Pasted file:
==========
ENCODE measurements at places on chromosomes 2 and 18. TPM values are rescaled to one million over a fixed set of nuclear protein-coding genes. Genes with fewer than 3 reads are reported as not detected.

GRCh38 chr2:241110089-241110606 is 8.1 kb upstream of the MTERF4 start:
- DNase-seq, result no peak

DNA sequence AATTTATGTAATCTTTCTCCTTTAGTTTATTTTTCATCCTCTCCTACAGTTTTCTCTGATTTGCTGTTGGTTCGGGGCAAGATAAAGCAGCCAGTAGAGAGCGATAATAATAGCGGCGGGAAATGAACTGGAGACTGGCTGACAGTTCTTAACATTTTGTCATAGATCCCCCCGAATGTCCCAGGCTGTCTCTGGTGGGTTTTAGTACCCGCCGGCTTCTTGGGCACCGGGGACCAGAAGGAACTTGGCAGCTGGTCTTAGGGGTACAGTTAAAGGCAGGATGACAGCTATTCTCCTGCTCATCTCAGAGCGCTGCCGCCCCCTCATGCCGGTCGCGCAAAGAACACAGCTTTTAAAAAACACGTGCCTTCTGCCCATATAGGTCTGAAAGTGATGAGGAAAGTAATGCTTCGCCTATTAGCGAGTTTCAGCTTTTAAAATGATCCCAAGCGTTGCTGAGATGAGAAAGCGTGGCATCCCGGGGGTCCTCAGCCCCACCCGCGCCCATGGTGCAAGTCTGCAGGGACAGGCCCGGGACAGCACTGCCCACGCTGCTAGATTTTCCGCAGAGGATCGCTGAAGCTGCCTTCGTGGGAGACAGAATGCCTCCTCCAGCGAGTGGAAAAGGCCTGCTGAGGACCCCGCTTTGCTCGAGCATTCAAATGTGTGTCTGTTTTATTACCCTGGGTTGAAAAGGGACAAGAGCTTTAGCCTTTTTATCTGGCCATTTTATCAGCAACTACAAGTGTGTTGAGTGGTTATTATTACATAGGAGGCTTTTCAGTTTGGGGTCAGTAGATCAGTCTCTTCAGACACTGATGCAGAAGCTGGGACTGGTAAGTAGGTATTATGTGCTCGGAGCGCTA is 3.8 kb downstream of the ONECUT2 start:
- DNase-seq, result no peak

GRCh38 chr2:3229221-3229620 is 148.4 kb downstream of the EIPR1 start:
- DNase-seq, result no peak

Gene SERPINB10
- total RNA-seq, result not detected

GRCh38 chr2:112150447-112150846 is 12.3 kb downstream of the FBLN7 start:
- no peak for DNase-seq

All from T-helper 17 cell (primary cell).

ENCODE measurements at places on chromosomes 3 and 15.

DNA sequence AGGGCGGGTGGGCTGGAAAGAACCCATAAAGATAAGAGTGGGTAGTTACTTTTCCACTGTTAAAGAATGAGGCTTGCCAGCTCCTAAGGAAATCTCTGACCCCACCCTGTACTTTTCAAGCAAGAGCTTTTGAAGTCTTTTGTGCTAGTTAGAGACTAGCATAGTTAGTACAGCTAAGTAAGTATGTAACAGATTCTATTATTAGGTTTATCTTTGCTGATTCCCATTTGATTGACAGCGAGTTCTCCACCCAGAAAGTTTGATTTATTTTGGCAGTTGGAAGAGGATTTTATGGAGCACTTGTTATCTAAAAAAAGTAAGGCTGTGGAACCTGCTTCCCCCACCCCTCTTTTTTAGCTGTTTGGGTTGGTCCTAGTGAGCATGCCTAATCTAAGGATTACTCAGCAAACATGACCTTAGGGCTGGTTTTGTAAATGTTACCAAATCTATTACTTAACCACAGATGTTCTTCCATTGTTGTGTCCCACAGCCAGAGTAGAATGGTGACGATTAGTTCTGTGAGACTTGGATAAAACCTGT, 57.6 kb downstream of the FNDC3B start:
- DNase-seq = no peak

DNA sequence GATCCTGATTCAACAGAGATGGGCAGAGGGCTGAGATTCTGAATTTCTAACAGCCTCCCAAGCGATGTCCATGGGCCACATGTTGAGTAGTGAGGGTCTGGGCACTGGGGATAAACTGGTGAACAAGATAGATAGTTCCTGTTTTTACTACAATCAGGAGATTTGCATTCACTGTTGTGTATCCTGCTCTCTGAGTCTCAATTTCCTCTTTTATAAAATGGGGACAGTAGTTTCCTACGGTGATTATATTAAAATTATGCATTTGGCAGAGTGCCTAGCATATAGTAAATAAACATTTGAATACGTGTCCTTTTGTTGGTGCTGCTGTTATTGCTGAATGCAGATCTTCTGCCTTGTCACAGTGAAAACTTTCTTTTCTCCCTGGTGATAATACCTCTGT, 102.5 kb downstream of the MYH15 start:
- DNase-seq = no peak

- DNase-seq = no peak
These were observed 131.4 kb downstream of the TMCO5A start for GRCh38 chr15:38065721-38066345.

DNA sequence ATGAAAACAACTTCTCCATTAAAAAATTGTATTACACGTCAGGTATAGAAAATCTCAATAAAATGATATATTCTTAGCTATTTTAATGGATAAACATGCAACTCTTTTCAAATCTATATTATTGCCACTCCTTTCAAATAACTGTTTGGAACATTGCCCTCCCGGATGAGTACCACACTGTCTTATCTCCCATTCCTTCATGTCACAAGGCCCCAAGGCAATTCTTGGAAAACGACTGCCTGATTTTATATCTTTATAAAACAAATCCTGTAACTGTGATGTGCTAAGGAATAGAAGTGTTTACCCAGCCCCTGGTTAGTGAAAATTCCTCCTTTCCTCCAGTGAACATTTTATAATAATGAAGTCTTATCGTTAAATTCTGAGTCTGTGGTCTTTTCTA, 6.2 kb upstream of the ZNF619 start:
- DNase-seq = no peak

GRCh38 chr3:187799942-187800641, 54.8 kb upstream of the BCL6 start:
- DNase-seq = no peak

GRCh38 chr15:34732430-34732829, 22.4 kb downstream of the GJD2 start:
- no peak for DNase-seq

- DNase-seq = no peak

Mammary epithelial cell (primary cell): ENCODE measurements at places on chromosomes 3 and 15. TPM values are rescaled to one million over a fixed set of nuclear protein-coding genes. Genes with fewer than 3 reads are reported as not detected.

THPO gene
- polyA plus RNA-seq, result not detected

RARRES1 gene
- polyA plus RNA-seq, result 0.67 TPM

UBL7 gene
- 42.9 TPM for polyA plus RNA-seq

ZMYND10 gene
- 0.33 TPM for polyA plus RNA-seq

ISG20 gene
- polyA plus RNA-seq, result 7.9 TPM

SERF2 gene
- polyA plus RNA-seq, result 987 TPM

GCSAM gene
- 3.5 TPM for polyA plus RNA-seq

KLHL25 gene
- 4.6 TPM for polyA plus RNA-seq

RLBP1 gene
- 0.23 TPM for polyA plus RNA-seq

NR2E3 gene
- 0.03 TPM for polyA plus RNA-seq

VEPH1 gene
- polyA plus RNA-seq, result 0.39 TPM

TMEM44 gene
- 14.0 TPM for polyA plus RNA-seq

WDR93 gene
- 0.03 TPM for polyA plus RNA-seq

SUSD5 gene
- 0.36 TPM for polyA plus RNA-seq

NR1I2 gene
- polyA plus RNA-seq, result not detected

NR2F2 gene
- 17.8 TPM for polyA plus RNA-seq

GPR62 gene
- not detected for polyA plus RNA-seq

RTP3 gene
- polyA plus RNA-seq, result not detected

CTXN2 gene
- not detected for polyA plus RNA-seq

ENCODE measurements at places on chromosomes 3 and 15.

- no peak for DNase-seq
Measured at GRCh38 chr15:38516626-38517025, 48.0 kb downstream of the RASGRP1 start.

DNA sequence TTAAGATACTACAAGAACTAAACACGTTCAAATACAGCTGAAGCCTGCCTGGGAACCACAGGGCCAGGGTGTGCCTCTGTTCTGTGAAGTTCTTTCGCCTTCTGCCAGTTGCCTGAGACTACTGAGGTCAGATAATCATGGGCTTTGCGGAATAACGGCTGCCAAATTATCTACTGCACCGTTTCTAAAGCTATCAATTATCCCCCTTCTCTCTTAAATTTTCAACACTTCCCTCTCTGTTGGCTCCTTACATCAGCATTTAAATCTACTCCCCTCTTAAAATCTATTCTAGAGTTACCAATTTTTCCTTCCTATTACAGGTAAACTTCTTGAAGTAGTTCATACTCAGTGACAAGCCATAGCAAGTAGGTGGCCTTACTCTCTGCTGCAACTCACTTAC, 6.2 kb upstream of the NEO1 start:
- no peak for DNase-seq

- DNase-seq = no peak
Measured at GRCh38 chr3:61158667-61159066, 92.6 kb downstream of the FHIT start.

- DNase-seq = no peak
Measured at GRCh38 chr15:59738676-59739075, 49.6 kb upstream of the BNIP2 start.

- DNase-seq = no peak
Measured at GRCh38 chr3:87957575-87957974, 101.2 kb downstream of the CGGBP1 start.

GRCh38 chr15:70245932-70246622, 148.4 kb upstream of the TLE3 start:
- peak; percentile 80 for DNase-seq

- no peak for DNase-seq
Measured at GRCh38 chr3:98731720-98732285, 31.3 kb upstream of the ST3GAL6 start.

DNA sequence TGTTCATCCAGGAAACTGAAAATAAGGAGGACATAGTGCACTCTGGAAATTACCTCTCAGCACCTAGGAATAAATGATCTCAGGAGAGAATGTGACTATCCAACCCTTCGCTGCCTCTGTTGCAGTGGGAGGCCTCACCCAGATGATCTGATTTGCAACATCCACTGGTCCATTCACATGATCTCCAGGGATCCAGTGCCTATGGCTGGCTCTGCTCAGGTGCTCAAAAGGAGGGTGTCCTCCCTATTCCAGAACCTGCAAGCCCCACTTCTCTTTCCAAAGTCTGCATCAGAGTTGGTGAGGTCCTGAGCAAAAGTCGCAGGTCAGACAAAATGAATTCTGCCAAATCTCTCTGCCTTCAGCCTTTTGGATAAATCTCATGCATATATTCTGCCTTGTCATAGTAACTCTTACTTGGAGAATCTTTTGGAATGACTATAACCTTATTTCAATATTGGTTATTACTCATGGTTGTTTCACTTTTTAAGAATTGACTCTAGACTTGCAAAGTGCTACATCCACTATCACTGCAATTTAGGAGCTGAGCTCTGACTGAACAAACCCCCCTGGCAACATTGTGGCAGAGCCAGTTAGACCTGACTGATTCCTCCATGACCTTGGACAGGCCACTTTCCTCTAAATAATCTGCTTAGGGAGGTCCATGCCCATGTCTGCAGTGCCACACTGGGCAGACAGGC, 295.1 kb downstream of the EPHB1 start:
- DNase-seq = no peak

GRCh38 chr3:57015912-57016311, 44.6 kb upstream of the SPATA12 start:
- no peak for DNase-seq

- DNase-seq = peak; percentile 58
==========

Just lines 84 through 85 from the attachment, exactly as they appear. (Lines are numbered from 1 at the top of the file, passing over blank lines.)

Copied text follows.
- no peak for DNase-seq

- DNase-seq = peak; percentile 58